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Modern Microservices: Unleashing the Power of .NET Core, Aspire, and Dapr

27.6.2024 | 7 minutes of reading time

I recall the days when writing a web application in C# with .NET meant deploying it on an IIS web server for accessibility. Today, this approach seems outdated, especially with the shift towards microservice-based architectures. Fortunately, Microsoft has significantly revamped .NET, releasing it as .NET Core, which caters to modern development needs.

.NET Core

NET Core has been in existence since its initial release in June 2016. It represents a versatile, open-source framework designed for creating modern, cloud-native applications. It marks a significant departure from the traditional .NET framework, which was primarily tied to Windows environments. With .NET Core, developers gain the flexibility to build applications that can seamlessly run on macOS, Linux, and Windows operating systems. This platform independence makes .NET Core an ideal choice for developing microservice-based applications using C#.

Developing a Microservice-Based Application

Developing a microservice-based application involves several key steps that are fundamental regardless of the application's specific requirements. Due to the distributed nature of these applications, developers need to carefully address the following challenges during the development phase:

  • Service Invocation: Managing how services communicate with each other efficiently and reliably, considering factors like latency and response times.
  • State Handling: Dealing with data consistency and synchronization across distributed services, which becomes challenging when services are updated independently and need to maintain coherent states.
  • Asynchronous Messaging: Implementing robust messaging patterns (like queues or event-driven communication) to ensure reliable and scalable interaction between services, while handling potential message losses or delays.
  • Service Orchestration: Coordinating the workflow and interaction between multiple microservices to achieve complex business processes, while ensuring fault tolerance and scalability.
  • Transfer Encryption: Ensuring end-to-end security by encrypting data transferred between microservices to protect against eavesdropping and data breaches.

Fortunately, since these challenges are common, there are established solutions available to address them.

Dapr

One effective solution for overcoming the challenges of developing distributed applications is Dapr (Distributed Application Runtime). Dapr is an open-source project initiated by Microsoft to simplify the development of distributed systems. It provides a set of building blocks and APIs that abstract and simplify common tasks. These APIs are typically served by a sidecar placed next to your service, allowing for easy integration.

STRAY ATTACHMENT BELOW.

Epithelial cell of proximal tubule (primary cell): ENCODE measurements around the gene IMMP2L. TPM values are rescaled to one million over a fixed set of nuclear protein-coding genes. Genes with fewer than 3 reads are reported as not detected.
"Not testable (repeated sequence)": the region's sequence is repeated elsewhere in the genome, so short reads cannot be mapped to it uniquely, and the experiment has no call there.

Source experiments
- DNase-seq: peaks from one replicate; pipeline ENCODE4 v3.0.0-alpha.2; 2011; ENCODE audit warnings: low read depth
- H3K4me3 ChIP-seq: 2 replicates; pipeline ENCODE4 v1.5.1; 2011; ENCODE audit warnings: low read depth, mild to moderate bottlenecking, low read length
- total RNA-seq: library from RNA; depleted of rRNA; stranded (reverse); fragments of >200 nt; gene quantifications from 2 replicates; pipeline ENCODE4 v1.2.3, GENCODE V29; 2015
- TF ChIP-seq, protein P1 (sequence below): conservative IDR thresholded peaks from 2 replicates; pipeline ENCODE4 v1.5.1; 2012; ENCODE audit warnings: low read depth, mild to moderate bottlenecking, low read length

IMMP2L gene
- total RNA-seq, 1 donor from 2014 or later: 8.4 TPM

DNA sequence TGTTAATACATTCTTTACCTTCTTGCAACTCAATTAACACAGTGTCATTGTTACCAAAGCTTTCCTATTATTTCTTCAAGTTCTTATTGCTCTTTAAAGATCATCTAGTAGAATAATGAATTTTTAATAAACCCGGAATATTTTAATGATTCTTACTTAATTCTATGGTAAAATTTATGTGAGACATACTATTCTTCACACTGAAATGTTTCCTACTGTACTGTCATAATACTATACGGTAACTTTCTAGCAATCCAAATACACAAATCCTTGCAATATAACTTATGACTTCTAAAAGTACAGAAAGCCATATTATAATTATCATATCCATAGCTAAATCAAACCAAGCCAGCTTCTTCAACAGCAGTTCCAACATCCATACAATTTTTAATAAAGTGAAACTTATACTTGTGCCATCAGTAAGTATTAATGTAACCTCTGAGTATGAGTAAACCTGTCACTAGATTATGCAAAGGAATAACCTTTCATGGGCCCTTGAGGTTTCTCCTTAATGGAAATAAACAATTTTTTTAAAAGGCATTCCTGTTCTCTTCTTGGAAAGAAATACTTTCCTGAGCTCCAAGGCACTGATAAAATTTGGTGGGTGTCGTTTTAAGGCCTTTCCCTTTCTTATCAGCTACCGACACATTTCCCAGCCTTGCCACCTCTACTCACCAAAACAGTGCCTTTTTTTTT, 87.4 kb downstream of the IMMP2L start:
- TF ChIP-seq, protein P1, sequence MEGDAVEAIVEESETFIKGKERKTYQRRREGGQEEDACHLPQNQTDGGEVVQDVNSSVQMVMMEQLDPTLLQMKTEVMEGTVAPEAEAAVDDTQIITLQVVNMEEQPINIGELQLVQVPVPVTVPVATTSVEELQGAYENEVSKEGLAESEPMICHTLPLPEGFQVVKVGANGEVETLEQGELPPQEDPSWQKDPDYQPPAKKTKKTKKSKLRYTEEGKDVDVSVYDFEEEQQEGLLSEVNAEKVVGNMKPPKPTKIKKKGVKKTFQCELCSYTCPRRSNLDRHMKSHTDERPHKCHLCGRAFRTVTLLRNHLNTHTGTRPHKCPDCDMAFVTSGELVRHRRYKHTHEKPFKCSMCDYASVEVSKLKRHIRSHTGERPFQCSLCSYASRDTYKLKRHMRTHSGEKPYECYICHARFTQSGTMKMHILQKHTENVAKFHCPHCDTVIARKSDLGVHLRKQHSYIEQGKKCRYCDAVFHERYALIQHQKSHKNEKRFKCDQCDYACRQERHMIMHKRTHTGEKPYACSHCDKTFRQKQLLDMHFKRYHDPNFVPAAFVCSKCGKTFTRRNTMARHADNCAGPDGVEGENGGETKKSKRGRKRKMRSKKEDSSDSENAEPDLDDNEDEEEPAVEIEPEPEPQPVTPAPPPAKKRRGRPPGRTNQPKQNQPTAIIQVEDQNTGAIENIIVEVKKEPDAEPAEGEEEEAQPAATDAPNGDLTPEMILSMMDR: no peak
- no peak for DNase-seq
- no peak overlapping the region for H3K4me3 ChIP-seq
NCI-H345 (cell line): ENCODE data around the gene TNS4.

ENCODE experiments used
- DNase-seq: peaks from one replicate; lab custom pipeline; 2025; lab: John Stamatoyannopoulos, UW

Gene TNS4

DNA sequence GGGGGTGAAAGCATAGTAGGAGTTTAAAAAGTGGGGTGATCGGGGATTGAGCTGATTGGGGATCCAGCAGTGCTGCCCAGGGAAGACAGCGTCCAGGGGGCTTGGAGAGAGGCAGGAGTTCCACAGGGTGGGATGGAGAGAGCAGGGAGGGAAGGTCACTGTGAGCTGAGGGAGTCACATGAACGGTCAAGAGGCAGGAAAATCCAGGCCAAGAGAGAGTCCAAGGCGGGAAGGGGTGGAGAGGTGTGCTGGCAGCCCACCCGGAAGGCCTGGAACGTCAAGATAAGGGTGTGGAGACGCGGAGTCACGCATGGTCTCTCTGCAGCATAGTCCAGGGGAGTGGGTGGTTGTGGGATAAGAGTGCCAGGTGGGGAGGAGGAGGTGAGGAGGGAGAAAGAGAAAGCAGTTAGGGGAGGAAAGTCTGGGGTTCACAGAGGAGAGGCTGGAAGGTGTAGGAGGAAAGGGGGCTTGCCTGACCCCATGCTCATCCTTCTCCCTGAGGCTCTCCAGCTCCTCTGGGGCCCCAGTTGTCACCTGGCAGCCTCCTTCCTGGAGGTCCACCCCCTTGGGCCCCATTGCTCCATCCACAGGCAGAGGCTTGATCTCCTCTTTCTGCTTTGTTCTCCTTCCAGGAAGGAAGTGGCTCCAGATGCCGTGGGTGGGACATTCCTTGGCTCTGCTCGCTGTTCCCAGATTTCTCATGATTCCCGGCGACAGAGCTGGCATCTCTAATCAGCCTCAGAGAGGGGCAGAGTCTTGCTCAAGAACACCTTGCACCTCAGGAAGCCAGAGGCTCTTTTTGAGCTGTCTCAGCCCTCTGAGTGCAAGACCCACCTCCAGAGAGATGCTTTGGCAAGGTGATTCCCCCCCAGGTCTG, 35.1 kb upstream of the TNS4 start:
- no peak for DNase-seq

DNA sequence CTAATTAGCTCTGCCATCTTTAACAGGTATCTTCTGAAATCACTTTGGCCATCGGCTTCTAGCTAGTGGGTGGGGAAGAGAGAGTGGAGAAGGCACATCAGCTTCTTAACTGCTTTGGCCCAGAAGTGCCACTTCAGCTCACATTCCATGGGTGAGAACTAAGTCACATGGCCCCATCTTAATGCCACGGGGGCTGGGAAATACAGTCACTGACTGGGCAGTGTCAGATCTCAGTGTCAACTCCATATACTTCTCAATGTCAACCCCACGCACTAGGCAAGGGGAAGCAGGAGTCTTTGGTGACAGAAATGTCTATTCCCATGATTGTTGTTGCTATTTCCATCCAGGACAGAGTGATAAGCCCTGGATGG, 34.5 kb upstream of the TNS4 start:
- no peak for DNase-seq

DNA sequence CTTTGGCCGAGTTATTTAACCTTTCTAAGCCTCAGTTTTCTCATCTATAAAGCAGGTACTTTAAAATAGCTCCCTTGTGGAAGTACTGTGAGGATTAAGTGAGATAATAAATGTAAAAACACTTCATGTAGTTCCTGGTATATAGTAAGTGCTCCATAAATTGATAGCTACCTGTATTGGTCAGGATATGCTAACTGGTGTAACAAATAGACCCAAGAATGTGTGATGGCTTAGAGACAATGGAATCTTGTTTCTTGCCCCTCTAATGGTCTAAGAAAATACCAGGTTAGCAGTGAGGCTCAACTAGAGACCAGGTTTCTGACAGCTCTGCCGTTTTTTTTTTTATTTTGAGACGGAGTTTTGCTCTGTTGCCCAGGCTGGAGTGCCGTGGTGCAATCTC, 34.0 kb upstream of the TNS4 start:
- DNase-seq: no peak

By abstracting these functionalities, Dapr offers API endpoints that enable developers to focus on business logic without worrying about the specific implementation details of the underlying infrastructure. Dapr is environment-agnostic and language-agnostic, supporting any platform that can handle HTTP and potentially gRPC.

Dapr's building blocks can be mixed and matched as needed, offering features such as:

  • Direct Service Invocation
  • Pub/Sub
  • State Management
  • Service-to-Service Encryption (mTLS)
  • Observability
  • Secrets Management

These features make Dapr a versatile tool for developing microservice-based applications. For the German speaking audience, there is a podcast episode available where I discuss some of that as well

Aspire.NET

Aspire.NET is another significant component to consider. Developed and open-sourced by Microsoft, Aspire.NET was recently released in its first major version (1.0) on May 21. It is a cloud-ready stack with strong conventions designed for production-ready distributed applications, streamlining end-to-end development in .NET Core. Aspire.NET focuses on three main areas:

  • Orchestration
  • Reusable Components
  • Tooling

In terms of orchestration, Aspire.NET provides a way to compose your app based on the resources it needs, such as apps and databases. These components can include reusable components like Redis or PostgreSQL databases, distributed as NuGet Packages. Tooling-wise, Aspire.NET follows a specific project structure to streamline development:

  • AnyServiceProjects: These can be any services your application needs, such as APIs or frontends. That's your business logic.
  • AppHost: This project handles high-level orchestration for your application, integrating various components like APIs, service containers, and executables, and managing their communication.
  • ServiceDefaults: This project provides default configurations for your .NET Aspire application, which can be extended and customized as needed. It covers aspects like health checks, OpenTelemetry settings, and more. Aspire.NET thus provides a robust framework for developing and managing distributed applications with .NET Core.

A Concrete Example

Alright, enough with the theoretical explanations. With all the tools at our disposal, let's build a demo app to showcase their combined capabilities. This demo app, is a simple voting application. You can vote for your favourite colour and you'll see the results on the right hand side. For this example, we will have three different services (or projects, in C# terminology) inside our solution:

  • Web Service: This will host the web frontend. We will use Razor Components in combination with HTMX to render the page.
  • Colour Service: This service will provide a simple HTTP REST API to retrieve all possible/existing colours and allow voting for a given colour.
  • Vote Service: This service will be responsible for actually saving a vote. Communication will be established using Pub/Sub for creating a vote and a simple API to get the current vote count.

All three services will utilize a Dapr sidecar to offload complexity:

  • The Web Project will use a Dapr sidecar to establish HTTP connectivity, including service discovery.
  • The Colour Service will use a Dapr sidecar to implement Pub/Sub as the publisher.
  • The Vote Service will use a Dapr sidecar to implement Pub/Sub as the receiver and to handle state management. These components will leverage Dapr to simplify interactions with Redis for Pub/Sub and state management.